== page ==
All these tasks can be automated, freeing up staff for more productive work. This can be
conducted during the day, thereby saving the additional overtime and shift costs
associated with overnight working.
Back-up using PackCenter
Many organisations have hundreds of computers distributed over different sites whose data
must be regularly backed up. This is another manually intensive operation. Although tape
libraries can manage multiple tape units, selecting them and putting them in the drives,
it is important to rotate the tapes in a set sequence of re-use, which requires strict
records to be kept.
Finding data to restore corrupted files requires keeping very accurate records, otherwise
recovery becomes a nightmare. According to Decision Micro, 70% of organisations that do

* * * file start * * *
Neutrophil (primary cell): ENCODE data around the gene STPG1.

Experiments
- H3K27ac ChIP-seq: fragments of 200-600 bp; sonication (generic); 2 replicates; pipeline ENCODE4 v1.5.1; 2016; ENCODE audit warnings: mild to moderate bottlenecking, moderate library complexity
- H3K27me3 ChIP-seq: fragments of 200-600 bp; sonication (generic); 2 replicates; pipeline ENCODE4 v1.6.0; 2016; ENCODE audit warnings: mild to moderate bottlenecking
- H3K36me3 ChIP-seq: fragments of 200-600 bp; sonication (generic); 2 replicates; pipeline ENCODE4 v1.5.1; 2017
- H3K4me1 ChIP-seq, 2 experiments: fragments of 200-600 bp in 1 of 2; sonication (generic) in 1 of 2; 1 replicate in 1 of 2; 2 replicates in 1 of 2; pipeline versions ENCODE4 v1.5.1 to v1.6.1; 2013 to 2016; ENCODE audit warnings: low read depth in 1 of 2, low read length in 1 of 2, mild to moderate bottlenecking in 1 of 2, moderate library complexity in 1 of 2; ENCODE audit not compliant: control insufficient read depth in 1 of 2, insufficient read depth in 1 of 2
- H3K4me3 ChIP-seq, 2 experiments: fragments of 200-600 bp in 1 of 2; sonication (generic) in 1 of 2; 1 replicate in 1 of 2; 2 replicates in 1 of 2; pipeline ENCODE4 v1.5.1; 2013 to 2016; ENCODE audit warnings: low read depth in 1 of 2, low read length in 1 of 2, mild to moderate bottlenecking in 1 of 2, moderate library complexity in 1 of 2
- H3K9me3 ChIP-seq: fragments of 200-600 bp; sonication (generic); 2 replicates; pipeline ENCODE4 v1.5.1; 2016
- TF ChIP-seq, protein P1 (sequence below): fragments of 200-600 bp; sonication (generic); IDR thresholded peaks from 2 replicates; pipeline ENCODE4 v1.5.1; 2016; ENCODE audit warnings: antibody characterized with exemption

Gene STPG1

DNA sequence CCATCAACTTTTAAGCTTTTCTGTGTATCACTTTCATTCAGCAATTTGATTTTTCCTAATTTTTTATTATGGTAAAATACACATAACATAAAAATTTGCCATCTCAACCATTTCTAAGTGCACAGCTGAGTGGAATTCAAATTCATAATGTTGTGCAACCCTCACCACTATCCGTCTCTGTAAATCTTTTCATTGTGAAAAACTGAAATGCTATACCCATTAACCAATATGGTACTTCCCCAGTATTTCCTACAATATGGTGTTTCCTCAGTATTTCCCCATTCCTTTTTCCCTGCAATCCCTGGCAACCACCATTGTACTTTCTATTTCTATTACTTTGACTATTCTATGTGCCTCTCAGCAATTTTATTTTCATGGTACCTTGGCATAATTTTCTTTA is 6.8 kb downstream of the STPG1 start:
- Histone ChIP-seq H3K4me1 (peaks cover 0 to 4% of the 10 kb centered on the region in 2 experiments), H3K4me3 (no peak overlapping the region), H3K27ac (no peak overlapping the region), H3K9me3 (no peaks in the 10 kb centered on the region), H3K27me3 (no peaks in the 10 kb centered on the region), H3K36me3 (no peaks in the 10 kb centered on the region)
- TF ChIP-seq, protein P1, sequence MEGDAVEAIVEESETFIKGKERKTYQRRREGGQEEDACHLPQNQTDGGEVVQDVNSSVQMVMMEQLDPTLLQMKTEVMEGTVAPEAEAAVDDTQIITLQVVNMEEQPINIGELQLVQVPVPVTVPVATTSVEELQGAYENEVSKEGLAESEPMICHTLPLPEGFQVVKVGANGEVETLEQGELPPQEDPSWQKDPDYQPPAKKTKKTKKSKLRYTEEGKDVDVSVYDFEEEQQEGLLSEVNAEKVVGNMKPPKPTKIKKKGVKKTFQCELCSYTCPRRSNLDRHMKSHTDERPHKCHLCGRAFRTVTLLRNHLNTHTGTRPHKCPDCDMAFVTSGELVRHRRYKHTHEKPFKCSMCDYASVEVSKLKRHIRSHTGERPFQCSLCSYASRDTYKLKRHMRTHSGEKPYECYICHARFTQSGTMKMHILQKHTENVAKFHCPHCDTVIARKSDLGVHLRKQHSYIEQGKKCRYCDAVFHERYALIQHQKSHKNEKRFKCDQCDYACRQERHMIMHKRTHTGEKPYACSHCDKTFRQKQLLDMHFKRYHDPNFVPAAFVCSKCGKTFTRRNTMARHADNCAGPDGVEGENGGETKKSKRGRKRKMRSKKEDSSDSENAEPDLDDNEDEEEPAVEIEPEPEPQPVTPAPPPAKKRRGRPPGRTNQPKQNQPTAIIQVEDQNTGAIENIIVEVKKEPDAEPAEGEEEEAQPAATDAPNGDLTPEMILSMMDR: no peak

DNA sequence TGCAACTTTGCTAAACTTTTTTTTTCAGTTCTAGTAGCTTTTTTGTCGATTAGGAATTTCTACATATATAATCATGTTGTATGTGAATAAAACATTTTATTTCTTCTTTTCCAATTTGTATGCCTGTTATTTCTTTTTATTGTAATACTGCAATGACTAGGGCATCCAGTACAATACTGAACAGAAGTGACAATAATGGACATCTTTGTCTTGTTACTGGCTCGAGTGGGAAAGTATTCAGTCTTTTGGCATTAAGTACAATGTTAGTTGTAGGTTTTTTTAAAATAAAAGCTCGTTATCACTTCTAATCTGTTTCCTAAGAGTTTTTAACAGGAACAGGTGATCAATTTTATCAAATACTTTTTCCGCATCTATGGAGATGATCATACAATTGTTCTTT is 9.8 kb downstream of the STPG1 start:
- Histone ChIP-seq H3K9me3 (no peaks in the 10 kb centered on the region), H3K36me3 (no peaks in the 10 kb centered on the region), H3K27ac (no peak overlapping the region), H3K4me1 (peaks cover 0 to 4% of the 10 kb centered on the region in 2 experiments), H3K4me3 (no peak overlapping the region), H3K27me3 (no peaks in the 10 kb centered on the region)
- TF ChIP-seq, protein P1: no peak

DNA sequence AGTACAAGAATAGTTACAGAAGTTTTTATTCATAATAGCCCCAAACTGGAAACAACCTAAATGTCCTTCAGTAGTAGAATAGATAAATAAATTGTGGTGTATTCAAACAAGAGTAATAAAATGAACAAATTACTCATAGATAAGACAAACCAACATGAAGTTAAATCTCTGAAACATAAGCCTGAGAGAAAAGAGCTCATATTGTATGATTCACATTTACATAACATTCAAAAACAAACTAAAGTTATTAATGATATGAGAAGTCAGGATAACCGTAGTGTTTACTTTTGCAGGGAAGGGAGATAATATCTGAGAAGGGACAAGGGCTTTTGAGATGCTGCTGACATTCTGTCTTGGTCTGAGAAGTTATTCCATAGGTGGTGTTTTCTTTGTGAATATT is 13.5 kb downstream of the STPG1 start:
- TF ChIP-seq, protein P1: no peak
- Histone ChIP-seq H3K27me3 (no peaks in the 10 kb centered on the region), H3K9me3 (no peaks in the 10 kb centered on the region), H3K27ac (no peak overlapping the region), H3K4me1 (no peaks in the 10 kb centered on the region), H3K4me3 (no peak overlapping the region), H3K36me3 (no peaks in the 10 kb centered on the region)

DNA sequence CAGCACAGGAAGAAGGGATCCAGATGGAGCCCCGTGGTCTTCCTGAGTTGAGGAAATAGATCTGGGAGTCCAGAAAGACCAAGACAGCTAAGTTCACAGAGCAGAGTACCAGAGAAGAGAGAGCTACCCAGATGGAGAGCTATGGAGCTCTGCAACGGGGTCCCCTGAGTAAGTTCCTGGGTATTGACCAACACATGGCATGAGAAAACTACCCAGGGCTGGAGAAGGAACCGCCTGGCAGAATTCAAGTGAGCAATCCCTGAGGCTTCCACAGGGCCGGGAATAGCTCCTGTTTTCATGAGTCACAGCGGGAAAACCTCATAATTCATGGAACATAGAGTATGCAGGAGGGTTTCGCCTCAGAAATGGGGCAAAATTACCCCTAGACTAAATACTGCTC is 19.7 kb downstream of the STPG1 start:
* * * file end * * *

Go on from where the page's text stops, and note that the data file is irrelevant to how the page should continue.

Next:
not have a reliable backup tool may never be able to recover their data. Backing up data
is a serious job that has to be done properly, but it is labour intensive and automation
can lead to a big saving in staff resources, as well as providing a higher level of
protection of data and more rapid restoration of lost data.
Performance analysis using PackCenter Sys-View
Performance analysis is an activity that is often done poorly or not at all, so many
servers may not be running efficiently. However, it is so manpower intensive to monitor
them manually that special software has to be used. Unfortunately, many companies never
get round to implementing such a package, taking a reactive approach and ‘waiting until
it breaks'. A performance monitor can pro-actively monitor the network and all the
servers, recording a large amount of data, such as disk performance and processor load.
This information allows the organisation to know what has happened and to make forecasts
and enabling tactical and capacity planning.
Alert management using PackCenter Sys-Alert
Whereas performance monitoring provides historical data and helps with forecasting, alerts